This is Electric Fence 2.2 — 25-Sep-2014
Electric Fence is a different kind of malloc() debugger. It uses the virtual memory hardware of your system to detect when software overruns the boundaries of a malloc() buffer. It will also detect any accesses of memory that has been released by free(). Because it uses the VM hardware for detection, Electric Fence stops your program on the first instruction that causes a bounds violation. It's then trivial to use a debugger to display the offending statement.
This version will run on:
BSD and OS/X Linux kernel version 1.1.83 and above. Earlier kernels have problems with the memory protection implementation. All System V Revision 4 platforms (and possibly earlier revisions) including: Every 386 System V I've heard of. Solaris 2.x SGI IRIX 5.0 (but not 4.x) IBM AIX on the RS/6000. SunOS 4.X (using an ANSI C compiler and probably static linking). HP/UX 9.01, and possibly earlier versions. OSF 1.3 (and possibly earlier versions) on a DECalpha.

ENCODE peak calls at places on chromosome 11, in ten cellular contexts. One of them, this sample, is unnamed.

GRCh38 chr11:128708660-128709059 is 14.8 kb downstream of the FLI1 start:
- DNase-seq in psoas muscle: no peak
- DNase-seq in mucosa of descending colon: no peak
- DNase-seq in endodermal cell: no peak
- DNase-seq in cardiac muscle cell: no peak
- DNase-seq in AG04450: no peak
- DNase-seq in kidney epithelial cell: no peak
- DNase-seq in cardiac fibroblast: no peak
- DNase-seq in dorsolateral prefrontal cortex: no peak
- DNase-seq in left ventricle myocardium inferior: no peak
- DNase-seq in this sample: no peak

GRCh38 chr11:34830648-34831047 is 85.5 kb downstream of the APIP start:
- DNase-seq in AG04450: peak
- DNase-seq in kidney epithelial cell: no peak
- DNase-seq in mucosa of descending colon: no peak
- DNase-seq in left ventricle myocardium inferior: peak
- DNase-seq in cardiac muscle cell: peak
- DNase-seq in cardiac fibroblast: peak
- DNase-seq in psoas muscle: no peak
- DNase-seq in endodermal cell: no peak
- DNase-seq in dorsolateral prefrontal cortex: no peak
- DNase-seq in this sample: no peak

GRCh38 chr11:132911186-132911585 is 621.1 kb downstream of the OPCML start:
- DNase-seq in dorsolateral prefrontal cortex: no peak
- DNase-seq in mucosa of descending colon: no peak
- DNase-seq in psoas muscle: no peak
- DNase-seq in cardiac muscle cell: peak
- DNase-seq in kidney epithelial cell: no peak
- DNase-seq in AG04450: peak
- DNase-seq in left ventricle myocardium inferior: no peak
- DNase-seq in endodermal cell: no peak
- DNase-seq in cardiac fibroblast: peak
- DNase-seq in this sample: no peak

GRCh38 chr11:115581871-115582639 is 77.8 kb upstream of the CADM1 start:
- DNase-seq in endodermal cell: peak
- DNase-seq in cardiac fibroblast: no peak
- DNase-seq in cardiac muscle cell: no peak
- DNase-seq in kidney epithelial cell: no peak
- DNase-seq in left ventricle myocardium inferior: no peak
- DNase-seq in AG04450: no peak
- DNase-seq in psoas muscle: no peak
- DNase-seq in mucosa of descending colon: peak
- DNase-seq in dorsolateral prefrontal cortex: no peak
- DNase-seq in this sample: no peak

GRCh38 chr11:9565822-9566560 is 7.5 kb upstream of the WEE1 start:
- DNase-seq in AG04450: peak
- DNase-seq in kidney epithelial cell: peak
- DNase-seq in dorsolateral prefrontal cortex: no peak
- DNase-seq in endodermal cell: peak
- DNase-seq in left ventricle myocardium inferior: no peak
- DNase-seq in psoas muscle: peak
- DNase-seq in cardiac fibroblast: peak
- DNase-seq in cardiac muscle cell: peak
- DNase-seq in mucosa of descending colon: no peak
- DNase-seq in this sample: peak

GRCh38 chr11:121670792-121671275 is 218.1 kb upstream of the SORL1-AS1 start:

On some of these platforms, you'll have to uncomment lines in the Makefile that apply to your particular system, though it would be better if someone added a better build-system so that this was not necessary.
If you test Electric Fence on a platform not mentioned here, please send me a report.
It will probably port to any ANSI/POSIX system that provides mmap(), and mprotect(), as long as mprotect() has the capability to turn off all access to a memory page, and mmap() can use /dev/zero or the MAP_ANONYMOUS flag to create virtual memory pages.
Complete information on the use of Electric Fence is in the manual page libefence.3 . You can read it with "man ./libefence.3".